Petofi is again the champion of logic. His chess analogy is brilliant.
The plain truth is that the Orbans have got no decency, no moral, no dignity.
The sad truth is that the Orbans can fool easily almost all people, and buy the loyalty of others. (Some of the tools are borrowed from O-USA.)
Very few Hungarians are remaining incorruptible: Gyurcsany, Debreczeni Jozsef, Karsay Dorottya, Fazekas Csaba, and most of Galamus.hu.
Note of interest. Tímea Szabó was present at the TV siege, and was at the time a Jobbik sympathizer. This can be confirmed through Gábor Hunyadi of the Jobbik legal defense service.
FYI a friend of mine has recently received a 5 figure compensation for being beaten up by Hungarian policeman. Perhaps it helped that he was a US citizen. It was awarded by a European court, despite obstructive action by Hungarian authorities. So sometimes the right thing is done and there can be hope.
Completely off topic but funny. I found the following announcement on the website of the Sri Lanka defense ministry: “A Hungarian delegation led by the Speaker of the Hungarian Parliament Dr. Luslo Couver arrived in the island on January 30 for a brief tour.”
Not about this mailing.
But Éva, I wonder if you have had a chance to read about the Uj Polgari Torvenyek,
about which I read in some detail on another newsller called Richpol today.
OT Today, I crossed the Szabadsag Ter and notice a lots of police men and women (more than 10 (groups of 4, 2 or 3) and normally 1 or 2). When I went back an 2 hours later, there was something going on at the Szabadsag Statue (two guys with red flags and two boxes playing what seems Russian (Communistic) songs, and further a group of 30 old age people. Any idea?
My guess is that they remembered the liberation of Buda on February 13, 1945.
They must have commemorated the liberation of Buda on February 13, 1945.
(Pest was liberated almost a month earlier, on January 18)
Petöfi, so in actual fact they are “extremely clever”? Sounds for me quite similar to what Matolcsy thinks about his “unorthodox economic policy”. I suggest instead to finally see that the emperor is naked, and that people stop being scared of this band.
Really, and no Hungarian politician nor the Russian Ambassador to commemorate this? Wow. Sorry I am very surprised?
It will take a while until people finally stop being scared of Fidesz.
There is a pervasive culture of fear, a kind of bully (no Hungarian term for that) culture that operates throughout the country.
The local bullys are very difficult to resist, you have to live together with them, it is not like in Budapest. And they don’t forget and they protect each other, it is like a mafia where loyalty is absolute and unquestioning. But if you take the ‘oath’ you will be protected no matter what.
Meanwhile if you are a Bajnai fan in Kiskunlacháza, who will protect you? Nobody. You are out in the cold, it’s pretty scary.
Fidesz’ power comes from the option to use power at any moment, they don’t even have to threat, as adversaries realise the existence of the option and behave accordingly.
Having said that Fidesz does often use power. It is the same as the game theory behind the US/USSR relations in the cold war. They both had the nuclear option and engaged in smaller wars from time to time to show that they actually have capabilities (of course they both lost a lot too, but everyone could see that they were willing to suffer damage and cause damage, whatever the outcome).
How do you break a real mafia? It is a big question. The NDrangetha or Camorra are alive and kicking, stronger than ever (the Cosa Nostra may be more reserved these days, but they havent desappeared either) acting as quasi governments.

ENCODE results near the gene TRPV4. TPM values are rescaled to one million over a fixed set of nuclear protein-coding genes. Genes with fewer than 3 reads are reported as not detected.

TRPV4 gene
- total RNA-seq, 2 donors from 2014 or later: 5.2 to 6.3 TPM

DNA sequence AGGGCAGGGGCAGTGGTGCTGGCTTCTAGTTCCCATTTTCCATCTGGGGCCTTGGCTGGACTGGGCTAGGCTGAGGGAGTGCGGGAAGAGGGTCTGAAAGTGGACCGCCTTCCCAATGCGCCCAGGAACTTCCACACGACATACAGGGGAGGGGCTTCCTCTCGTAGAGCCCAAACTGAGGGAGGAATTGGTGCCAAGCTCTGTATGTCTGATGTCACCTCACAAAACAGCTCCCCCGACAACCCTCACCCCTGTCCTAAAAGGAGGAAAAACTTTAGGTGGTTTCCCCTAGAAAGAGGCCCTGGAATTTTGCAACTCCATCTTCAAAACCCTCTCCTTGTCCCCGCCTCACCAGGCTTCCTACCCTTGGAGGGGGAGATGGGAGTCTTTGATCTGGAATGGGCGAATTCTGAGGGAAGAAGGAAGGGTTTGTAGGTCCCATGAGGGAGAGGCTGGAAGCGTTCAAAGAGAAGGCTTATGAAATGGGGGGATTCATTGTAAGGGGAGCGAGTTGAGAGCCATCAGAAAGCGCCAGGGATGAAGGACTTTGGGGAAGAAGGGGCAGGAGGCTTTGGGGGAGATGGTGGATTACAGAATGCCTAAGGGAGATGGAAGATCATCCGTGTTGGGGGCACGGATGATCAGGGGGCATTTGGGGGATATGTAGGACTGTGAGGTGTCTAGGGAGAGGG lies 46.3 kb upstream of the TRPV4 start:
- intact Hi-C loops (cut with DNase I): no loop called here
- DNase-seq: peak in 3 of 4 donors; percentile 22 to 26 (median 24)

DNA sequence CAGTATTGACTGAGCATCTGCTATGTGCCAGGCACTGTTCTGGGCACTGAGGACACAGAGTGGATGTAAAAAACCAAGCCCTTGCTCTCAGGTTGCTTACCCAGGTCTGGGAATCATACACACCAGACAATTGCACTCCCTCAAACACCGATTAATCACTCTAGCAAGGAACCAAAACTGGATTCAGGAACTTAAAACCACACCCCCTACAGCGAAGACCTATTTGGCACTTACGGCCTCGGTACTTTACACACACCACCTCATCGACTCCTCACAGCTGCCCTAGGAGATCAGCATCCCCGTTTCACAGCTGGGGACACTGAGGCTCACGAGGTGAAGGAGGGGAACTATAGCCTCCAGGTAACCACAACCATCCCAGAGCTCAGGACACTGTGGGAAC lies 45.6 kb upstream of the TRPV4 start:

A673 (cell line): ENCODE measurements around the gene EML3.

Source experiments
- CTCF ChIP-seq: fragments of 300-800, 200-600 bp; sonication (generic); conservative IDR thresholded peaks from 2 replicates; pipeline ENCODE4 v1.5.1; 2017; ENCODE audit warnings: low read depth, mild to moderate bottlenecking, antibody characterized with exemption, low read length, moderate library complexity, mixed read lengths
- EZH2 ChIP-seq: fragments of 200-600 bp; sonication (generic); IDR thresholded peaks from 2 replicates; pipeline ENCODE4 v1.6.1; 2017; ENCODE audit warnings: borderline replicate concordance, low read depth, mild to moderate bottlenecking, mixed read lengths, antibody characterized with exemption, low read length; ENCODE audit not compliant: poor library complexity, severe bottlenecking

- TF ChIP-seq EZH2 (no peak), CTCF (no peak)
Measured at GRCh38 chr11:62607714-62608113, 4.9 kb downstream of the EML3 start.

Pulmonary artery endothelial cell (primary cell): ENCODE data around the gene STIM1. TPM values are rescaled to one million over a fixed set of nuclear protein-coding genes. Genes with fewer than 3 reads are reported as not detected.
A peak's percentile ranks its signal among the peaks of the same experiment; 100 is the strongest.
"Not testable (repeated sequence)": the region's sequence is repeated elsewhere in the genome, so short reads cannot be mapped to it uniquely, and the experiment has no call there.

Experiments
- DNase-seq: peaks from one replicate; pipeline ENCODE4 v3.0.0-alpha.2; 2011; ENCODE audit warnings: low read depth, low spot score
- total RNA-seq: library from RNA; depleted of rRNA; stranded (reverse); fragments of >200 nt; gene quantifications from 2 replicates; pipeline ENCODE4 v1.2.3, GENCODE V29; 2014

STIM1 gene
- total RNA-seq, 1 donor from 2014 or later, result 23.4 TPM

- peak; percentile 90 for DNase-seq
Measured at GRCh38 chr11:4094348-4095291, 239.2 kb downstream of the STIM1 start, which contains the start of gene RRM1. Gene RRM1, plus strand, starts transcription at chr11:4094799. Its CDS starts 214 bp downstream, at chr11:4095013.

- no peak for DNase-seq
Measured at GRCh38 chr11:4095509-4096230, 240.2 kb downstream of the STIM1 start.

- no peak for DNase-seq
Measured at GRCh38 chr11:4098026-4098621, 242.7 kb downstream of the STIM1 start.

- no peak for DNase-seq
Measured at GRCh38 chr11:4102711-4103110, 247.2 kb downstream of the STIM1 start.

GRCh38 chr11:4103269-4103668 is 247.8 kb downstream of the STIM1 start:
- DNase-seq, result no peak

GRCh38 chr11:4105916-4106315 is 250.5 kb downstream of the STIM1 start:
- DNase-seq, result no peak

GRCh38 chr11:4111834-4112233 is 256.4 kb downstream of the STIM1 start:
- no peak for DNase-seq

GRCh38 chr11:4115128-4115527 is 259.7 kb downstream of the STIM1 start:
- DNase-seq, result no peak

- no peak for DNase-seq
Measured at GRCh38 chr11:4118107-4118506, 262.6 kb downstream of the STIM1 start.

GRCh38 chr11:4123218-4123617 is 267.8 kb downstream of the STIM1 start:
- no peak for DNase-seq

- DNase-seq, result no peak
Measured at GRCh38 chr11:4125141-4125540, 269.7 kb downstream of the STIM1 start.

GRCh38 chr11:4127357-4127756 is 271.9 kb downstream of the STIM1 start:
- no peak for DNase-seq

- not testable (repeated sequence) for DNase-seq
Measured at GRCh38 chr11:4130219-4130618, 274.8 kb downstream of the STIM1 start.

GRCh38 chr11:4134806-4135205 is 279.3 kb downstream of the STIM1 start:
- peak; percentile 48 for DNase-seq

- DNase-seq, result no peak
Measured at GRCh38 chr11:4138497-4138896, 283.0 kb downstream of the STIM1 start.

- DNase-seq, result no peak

Big question,no easy answer.
@Eva. May I suggeste that Pester Lloyd be included in your blogroll. It is a good supplement to HS and it can come up with jokes like this:
Orban is revealing to “Papa Ratzi” that he desires to become the next pope. Now verbatim: Auf die Frage, was ihn zum Papst qualifiziere, entgegnete Bruder Viktor: Schau mal, Józsi, in unserer Verfassung steht ganz oben: Gott segne Ungarn! Da ich der Chef der Ungarn bin, bin ich also logischerweise der Stellvertreter Gottes… Dem päpstlichen Einwand, dass er aber doch Protestant sei, widersprach Orbán aufs heftigste. Seit er das Amt inne habe, gäbe es in Ungarn keinerlei Protestanten, nur noch Zustimmung, wie man zum Beispiel auf den Friedensmärsche begeisterter Schafe sehen könne.
Petofi can skip this. His dignity shines beyond reach.
Our human dignity is important.
When readers write a comment here, please make sure to maintain your own dignity ad integrity, and refrain from violating the dignity of the others.
The October 2006 events were painful. It is impossible to skip the reports on the riots by a common mob.
The dignity of Hungary was wounded in 2006. Let us keep our comments honest. We can lose our own dignity if we repeat the lies of the Orban team.
Only Orban and his handlers are clever; the rest are sycophants knowing well that to stay in line is to stay on a lucrative payroll and have superior business opportunities.
Not to be afraid? Are you kidding? When the powers-that-be are fully empowered to do as they wish with no fear of institutions, media, or courts? Look at what they’ve done with Csatary? Mums the word and nary
a journalist, including the highly regarded Kalman Olga, sees fit to question why his matter hasn’t been dealt with by the authorities. It’s all brushed under the carpet. How disgusting, I might add, that none of the so-called ‘well meant liberal politicians’ have seen fit
to bring the Csatary question up either.
The blanket of intimidation is well nigh complete and covers all.
You are right about this. Look what is happening to György Balavány. He use to be pro-Fidesz, and now he is criticizing them in his blog. Now he is fighting in the court with MTVA.
Following is in Dutch: http://www.scribblesfromhungary.com/2013/02/we-gaan-kapot-aan-de-angst-en.html
Ron, thank you for the link. I think I understood the main messages quite well, and it is good to see that even earlier stern supporters of Fidesz start to change sides.